The Trincheras tradition is dated to between 750 and 1450 CE and mostly known from sites in the Altar, Magdalena and Concepción valleys, but their range extended from the Gulf of California into northern Sonora.
The tradition is named after trenches found in a number of sites, the best known of which is the Cerro de Trincheras.
The Huatabampo tradition is centered south of the Trincheras on the coast, with sites along extinct lagoons, estuaries and river valleys. The pottery is distinctive. The culture shows similarities with the Chametla to the south and the Hohokam to the north. It probably disappeared around 1000 CE. Unlike the other two tradition, the Central Coast remained a hunter-gatherer culture, as the area lacks the resources for agriculture.
The higher elevations of the state were dominated by the Río Sonora and Casas Grandes traditions. The Río Sonora culture is located in central Sonora from the border area to modern Sinaloa. A beginning date for this culture has not been determined but it probably disappeared by the early 1300s. The Casas Grandes tradition in Sonora was an extension of that based in the modern state of Chihuahua, and these people exerted their influence down to parts of the Sonoran coast.
Climatic changes in the middle of the 15th century resulted in the increased desertification of Sonora and northwest Mexico in general. This is the probable cause for the drastic decrease in the number and size of settlements starting around this time. Those peoples who remained in the area reverted to a less complex social organization and lifestyle. Whatever socially complex organization which existed in Sonora before the Spanish, was long gone by the 16th century.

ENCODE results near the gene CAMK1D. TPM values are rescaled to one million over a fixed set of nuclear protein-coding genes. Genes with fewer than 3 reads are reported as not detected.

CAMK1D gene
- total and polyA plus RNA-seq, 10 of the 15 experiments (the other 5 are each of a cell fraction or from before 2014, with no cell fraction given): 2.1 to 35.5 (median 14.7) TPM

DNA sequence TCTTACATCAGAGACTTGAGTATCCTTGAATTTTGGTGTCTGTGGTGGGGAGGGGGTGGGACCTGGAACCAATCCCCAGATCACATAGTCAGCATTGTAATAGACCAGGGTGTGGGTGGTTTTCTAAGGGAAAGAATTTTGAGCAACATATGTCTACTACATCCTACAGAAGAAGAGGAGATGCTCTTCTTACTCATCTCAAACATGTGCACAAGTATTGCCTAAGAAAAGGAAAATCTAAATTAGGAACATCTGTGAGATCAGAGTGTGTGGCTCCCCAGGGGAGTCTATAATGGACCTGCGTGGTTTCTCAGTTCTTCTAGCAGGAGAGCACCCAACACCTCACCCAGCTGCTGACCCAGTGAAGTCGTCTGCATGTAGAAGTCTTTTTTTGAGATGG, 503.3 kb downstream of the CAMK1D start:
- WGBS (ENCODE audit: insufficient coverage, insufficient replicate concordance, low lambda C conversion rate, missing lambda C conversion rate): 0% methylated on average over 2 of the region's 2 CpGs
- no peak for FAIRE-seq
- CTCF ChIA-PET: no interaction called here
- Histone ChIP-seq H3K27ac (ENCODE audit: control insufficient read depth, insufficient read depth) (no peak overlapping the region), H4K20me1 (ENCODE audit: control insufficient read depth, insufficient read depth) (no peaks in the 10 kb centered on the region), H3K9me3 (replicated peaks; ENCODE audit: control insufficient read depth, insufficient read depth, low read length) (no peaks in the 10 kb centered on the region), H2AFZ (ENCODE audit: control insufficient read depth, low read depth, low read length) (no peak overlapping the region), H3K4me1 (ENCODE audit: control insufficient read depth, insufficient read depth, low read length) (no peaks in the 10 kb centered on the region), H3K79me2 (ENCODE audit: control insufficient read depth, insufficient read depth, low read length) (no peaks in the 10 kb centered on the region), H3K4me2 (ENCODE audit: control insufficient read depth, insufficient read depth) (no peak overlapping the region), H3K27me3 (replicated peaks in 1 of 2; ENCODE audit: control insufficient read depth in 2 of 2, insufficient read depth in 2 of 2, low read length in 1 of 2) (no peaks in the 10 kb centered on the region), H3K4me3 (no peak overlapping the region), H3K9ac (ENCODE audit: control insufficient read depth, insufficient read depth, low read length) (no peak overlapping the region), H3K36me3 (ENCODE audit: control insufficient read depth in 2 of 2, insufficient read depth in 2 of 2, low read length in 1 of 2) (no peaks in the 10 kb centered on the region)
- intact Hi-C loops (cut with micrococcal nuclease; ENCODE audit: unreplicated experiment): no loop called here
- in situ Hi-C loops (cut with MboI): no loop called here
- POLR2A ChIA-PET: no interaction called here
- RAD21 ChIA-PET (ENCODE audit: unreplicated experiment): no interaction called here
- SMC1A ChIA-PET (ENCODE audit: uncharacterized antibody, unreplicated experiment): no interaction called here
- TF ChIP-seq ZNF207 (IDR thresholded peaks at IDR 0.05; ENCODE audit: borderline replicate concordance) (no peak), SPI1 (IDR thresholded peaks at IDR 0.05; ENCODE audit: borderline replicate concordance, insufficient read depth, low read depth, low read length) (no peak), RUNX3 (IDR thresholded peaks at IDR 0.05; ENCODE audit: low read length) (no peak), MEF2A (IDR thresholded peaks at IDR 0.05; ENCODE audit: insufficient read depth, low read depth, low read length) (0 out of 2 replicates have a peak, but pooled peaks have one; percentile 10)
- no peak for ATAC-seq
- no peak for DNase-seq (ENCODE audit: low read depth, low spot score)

The story of the origins of the cultural super area of Mesoamerica takes place some 2000 years after the separation of Mesoamerica and Aridoamerica. Some of the Aridoamerican communities farmed as a complement to their hunter-gatherer economy. Those communities, among whom one finds adherents to the Desert Tradition, later would become more truly agricultural and form Oasisamerica. The process of introducing agriculture in the desert-like land of northern Mexico and the southern United States was gradual and extensive: by the year 600 AD (a time which coincides with the twilight of Teotihuacan), several groups had already acquired agricultural techniques.
Ancient Cultural Groups
Ancient native cultural groups inhabiting the region are the Mayos, the Yaquis and the Seris; however there are a number of other groups which have maintained much of their way of life in territory in which they have lived for centuries.
The Tohono O’odham, still referred to as the Pápago, inhabited the most arid areas of the state, mostly in Caborca, Puerto Peñasco, Sáric, Altar and Plutarco Elías Calles in the north of the state. This group had ethnic relations with groups in Arizona. The Tohono O’odham have as a principle deity the “Older Brother,” who dominates the forces of nature.